Remodelling of lace plant leaves: antioxidants and ROS are key regulators of programmed cell death
- First Online:
- Cite this article as:
- Dauphinee, A.N., Fletcher, J.I., Denbigh, G.L. et al. Planta (2017). doi:10.1007/s00425-017-2683-y
Antioxidants and reactive oxygen species are integral for programmed cell death signaling during perforation formation in the lace plant (Aponogeton madagascariensis).
The lace plant is an excellent model system for studying developmentally regulated programmed cell death (PCD). During early lace plant leaf development, PCD systematically deletes cells resulting in a perforated leaf morphology that is unique in planta. A distinct feature in young lace plant leaves is an abundance of anthocyanins, which have antioxidant properties. The first sign of PCD induction is the loss of anthocyanin pigmentation in cells that are targeted for destruction, which results in a visible gradient of cell death. The cellular dynamics and time course of lace plant PCD are well documented; however, the signals involved in the pathway remain elusive. This study investigates the roles of antioxidants and ROS in developmental PCD signaling during lace plant perforation formation. The involvement of antioxidants and ROS in the pathway was determined using a variety of techniques including pharmacological whole plant experimentation, long-term live cell imaging, the 2,2′-azino-bis-3-ethylbenzothiazoline-6-sulfonic acid anti-radical activity assay, and western blot analysis. Results indicate that antioxidants and ROS are key regulators of PCD during the remodelling of lace plant leaves.
KeywordsAnthocyanins Antioxidant enzymes Live cell imaging Perforation development Reactive oxygen species Spectrophotometry
Nitro blue tetrazolium
Non-programmed cell death
Programmed cell death
Reactive oxygen species
Programmed cell death
Programmed cell death (PCD) is a series of tightly controlled events leading to the demise of targeted cells (Kacprzyk et al. 2011; Bozhkov and Lam 2011). In multicellular eukaryotes, it occurs as part of normal development or in the maintenance of tissue homeostasis and, therefore, is a critical mechanism for survival (Coll et al. 2011). The signaling cascades of animal PCD are well understood in comparison to plants and have clearly defined molecular subroutines, as described by the nomenclature committee on cell death (Kroemer et al. 2005, 2009; Galluzzi et al. 2012). The identification of key regulators of plant PCD has been the focus of recent studies, which will contribute to our understanding of the process and the development of robust classification systems (van Doorn et al. 2011; Dauphinee and Gunawardena 2015).
Reactive oxygen species in PCD
Reactive oxygen species (ROS) are chemically unstable oxygen derivatives that act as signaling molecules in aerobic organisms for several biological processes in development, growth, and responses to environmental stimuli (Gechev et al. 2006; Baxter et al. 2014; Petrov et al. 2015). Elevated levels of ROS such as hydrogen peroxide (H2O2), superoxide (O2−), and reactive nitrogen species including nitric oxide (NO) are associated with PCD. ROS influence the production of phytohormones including ethylene, jasmonic acid, and salicylic acid, or cause posttranslational modifications that ultimately activate the genes, proteases, and nucleases that carry out PCD (Van Breusegem and Dat 2006). In plants, major sources for ROS production are mitochondria, chloroplasts, peroxisomes, and cell walls through the activity of class III cell wall peroxidases and NADPH oxidases (Mignolet-Spruyt et al. 2016). The accumulation of ROS within cells can also trigger production of ROS-scavenging antioxidants, including but not limited to: anthocyanins, glutathione, ascorbic acid, superoxide dismutase 1 (SOD1), catalase (CAT), and glutathione peroxidase (Pandhair and Sekhon 2006; Ahmad et al. 2010). Although ROS have long been viewed as strictly detrimental compounds, they are now known to play important roles during normal cell signaling and homeostasis. The roles of redox homeostasis in the perception, signaling, and physiological responses in plants have been studied extensively (see Pavet et al. 2005; Mignolet-Spruyt et al. 2016).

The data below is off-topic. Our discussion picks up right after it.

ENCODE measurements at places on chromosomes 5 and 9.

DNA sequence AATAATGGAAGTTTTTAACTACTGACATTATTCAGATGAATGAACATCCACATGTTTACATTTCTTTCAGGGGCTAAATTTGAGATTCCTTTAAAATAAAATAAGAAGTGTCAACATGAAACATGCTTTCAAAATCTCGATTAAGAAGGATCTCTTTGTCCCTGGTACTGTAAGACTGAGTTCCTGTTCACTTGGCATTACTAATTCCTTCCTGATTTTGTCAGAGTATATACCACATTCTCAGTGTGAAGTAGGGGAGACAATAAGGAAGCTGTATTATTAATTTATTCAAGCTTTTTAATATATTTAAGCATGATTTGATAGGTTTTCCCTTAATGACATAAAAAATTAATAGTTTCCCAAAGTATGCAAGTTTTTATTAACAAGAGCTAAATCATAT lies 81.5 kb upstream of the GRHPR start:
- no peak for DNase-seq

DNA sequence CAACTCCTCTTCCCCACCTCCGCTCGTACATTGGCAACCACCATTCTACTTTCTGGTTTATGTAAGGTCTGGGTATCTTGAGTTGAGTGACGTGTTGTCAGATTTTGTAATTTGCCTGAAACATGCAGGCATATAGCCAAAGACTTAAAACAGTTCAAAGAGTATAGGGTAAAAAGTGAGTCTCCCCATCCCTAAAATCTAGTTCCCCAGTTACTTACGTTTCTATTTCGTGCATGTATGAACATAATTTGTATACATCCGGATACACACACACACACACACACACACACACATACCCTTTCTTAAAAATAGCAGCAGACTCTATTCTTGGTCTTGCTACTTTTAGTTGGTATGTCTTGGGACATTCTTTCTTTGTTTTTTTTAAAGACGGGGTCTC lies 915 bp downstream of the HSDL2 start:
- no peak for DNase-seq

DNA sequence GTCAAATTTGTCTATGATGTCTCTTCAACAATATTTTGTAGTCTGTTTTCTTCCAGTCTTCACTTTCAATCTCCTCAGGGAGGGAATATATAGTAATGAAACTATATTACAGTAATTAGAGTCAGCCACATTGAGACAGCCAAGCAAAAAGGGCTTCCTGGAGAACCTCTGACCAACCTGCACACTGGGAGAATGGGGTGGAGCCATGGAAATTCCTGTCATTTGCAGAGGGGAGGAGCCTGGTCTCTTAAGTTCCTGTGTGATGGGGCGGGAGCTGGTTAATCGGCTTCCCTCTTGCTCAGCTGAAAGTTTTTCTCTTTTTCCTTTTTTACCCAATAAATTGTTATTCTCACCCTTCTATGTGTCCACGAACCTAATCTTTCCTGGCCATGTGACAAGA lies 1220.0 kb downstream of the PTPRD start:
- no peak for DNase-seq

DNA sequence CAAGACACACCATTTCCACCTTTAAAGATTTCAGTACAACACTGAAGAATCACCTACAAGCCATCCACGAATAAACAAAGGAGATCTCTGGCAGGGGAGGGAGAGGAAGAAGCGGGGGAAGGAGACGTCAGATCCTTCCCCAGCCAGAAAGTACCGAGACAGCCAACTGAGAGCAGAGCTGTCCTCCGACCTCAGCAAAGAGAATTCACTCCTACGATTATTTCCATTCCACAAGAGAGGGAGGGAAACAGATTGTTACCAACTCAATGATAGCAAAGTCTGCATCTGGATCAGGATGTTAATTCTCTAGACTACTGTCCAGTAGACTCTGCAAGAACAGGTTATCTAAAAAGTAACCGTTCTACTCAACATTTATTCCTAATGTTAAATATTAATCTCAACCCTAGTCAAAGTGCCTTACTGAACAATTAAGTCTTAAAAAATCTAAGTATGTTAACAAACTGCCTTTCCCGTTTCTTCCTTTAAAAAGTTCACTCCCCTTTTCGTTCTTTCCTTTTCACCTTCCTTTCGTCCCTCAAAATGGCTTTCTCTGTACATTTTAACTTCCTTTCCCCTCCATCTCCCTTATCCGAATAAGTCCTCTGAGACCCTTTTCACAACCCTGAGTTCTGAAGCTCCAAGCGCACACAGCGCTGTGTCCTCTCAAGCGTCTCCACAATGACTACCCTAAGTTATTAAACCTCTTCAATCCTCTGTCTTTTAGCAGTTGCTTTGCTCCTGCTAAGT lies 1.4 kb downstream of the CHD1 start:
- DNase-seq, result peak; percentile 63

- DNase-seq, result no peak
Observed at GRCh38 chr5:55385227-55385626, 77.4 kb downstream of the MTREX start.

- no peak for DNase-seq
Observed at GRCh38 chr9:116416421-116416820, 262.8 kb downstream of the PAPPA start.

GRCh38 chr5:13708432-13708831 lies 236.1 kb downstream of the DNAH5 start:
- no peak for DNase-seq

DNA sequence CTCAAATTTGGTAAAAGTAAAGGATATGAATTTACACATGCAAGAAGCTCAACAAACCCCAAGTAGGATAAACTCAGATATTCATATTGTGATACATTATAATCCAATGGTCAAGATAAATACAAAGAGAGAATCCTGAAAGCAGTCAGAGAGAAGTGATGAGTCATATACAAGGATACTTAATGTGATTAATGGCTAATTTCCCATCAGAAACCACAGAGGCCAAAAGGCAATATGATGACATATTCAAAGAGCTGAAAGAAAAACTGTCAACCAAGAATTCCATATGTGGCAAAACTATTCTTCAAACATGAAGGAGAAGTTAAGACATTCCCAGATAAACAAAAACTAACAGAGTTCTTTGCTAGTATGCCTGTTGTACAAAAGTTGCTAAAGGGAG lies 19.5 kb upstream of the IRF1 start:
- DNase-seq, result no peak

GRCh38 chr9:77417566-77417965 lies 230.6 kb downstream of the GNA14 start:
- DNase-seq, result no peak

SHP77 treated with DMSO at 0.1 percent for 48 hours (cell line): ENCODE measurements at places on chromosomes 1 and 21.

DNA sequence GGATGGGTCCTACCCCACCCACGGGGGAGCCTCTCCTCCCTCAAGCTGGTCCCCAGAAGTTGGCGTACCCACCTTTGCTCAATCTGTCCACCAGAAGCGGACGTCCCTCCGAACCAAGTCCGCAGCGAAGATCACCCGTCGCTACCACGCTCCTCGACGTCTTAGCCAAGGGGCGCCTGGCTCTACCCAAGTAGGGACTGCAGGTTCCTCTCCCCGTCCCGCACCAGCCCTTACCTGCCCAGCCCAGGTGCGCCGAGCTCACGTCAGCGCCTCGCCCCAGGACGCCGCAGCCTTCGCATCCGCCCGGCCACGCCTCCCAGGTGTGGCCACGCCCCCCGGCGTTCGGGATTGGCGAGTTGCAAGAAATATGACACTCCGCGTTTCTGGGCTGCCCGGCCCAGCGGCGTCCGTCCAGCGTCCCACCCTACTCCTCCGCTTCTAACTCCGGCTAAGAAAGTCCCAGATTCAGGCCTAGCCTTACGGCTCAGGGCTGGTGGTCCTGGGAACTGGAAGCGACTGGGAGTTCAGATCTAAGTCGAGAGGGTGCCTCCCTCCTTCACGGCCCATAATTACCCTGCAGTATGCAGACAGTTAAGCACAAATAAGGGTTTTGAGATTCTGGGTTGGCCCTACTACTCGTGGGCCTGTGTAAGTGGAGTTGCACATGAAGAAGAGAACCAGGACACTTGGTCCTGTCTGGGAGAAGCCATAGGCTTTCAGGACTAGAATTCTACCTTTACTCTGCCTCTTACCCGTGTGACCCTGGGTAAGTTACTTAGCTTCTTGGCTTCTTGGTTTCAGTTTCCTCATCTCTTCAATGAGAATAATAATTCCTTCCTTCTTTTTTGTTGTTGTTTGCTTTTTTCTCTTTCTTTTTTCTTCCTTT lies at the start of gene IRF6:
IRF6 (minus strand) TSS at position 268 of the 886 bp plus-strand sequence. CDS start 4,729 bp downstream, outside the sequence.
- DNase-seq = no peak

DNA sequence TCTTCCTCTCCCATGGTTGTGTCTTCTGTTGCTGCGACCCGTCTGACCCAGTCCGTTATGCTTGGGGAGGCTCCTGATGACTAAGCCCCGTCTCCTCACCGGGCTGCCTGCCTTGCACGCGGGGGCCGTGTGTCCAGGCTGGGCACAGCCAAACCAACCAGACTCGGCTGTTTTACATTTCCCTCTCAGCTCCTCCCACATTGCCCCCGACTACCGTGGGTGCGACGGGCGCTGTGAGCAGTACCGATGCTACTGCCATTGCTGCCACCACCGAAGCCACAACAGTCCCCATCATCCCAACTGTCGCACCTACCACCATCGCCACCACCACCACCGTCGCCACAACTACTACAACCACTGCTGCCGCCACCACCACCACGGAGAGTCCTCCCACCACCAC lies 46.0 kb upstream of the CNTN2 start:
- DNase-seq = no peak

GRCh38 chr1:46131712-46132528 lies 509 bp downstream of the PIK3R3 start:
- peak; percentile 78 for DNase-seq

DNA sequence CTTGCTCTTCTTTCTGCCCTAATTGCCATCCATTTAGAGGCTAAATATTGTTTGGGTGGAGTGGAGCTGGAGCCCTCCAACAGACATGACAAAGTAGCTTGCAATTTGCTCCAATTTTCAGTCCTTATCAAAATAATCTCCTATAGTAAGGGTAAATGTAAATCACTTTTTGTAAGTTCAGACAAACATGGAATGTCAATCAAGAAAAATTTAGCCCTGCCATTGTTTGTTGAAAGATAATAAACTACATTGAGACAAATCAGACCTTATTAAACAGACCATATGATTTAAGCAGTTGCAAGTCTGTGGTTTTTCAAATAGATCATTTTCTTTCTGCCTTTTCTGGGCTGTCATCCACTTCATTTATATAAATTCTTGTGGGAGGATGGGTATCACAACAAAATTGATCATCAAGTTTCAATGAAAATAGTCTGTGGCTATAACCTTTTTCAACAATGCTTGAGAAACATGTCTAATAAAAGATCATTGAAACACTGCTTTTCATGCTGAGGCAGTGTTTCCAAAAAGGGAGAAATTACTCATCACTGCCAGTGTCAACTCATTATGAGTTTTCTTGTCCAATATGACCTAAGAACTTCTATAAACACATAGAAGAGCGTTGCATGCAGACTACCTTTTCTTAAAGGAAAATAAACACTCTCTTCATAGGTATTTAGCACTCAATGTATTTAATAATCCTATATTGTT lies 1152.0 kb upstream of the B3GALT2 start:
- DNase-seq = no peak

The lace plant model system
The lace plant has emerged as a model system for studying PCD due to the spatial and temporal predictability of PCD in leaves, which are thin and nearly transparent making them ideal for microscopy, as well as established axenic cultures suitable for pharmacological experiments (Gunawardena et al. 2006). The conspicuous pattern and disappearance of anthocyanins during the window stage in cells undergoing PCD during lace plant perforation formation suggests that antioxidant levels and ROS could be involved in this signaling pathway. It is hypothesized that antioxidants and ROS play a significant role in the induction of lace plant PCD. This study employed whole plant experimentation, live cell imaging, spectrophotometric assays, and western blot analysis to elucidate the effects of antioxidants and ROS on lace plant PCD. Data indicate that antioxidants and ROS are key regulators of lace plant developmental PCD signaling.
Materials and methods
Tissue culturing and whole plant experiments
Aponogeton madagascariensis (Mirbel) H. Bruggen cultures were established and propagated according to Gunawardena et al. (2006). Plants were grown in Magenta GA-7 vessels containing 50 ml of solid MS medium consisting of 1.5% agar (Phytotechnology Laboratories) and 150 ml of liquid MS. Cultures were kept at 24 °C under daylight deluxe fluorescent light bulbs (Philips) at an intensity of 125 μmol/m2/s on 12 h light/dark cycles. Whole plant experiments were carried out using plants with a minimum of three perforated mature leaves. Optimized treatments included: (1) an antioxidant treatment of 400 µg/ml l-ascorbic acid and 200 µg/ml l-cysteine (Bioshop Canada), (2) a ROS treatment of 1 mM H2O2 (Fisher Scientific), and (3) the antioxidant + ROS treatment which consisted of a treatment with the antioxidants, followed by 1 mM H2O2 4–5 days later. Plants were allowed to grow for 2 weeks before their leaves were harvested and analyzed. Leaf measurements included length, width, and the number of perforations formed. A minimum of 12 plants were treated for each group.